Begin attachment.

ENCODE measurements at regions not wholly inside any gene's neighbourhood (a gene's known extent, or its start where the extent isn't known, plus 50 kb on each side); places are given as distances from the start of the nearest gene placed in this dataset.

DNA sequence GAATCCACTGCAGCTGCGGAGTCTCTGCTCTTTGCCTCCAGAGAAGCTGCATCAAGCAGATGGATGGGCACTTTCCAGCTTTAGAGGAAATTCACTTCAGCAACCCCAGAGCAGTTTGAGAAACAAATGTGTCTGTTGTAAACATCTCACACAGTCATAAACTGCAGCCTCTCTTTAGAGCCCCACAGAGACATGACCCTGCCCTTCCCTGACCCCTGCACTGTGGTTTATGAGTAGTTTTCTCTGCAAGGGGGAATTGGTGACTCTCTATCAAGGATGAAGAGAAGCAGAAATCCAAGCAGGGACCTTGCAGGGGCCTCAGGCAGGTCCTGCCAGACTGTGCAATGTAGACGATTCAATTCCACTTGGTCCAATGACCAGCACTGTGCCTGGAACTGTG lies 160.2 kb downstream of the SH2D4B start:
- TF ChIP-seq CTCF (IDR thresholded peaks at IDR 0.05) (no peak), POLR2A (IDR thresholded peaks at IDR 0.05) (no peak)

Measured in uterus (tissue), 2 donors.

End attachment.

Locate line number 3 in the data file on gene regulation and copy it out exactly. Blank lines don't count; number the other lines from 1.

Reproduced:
- TF ChIP-seq CTCF (IDR thresholded peaks at IDR 0.05) (no peak), POLR2A (IDR thresholded peaks at IDR 0.05) (no peak)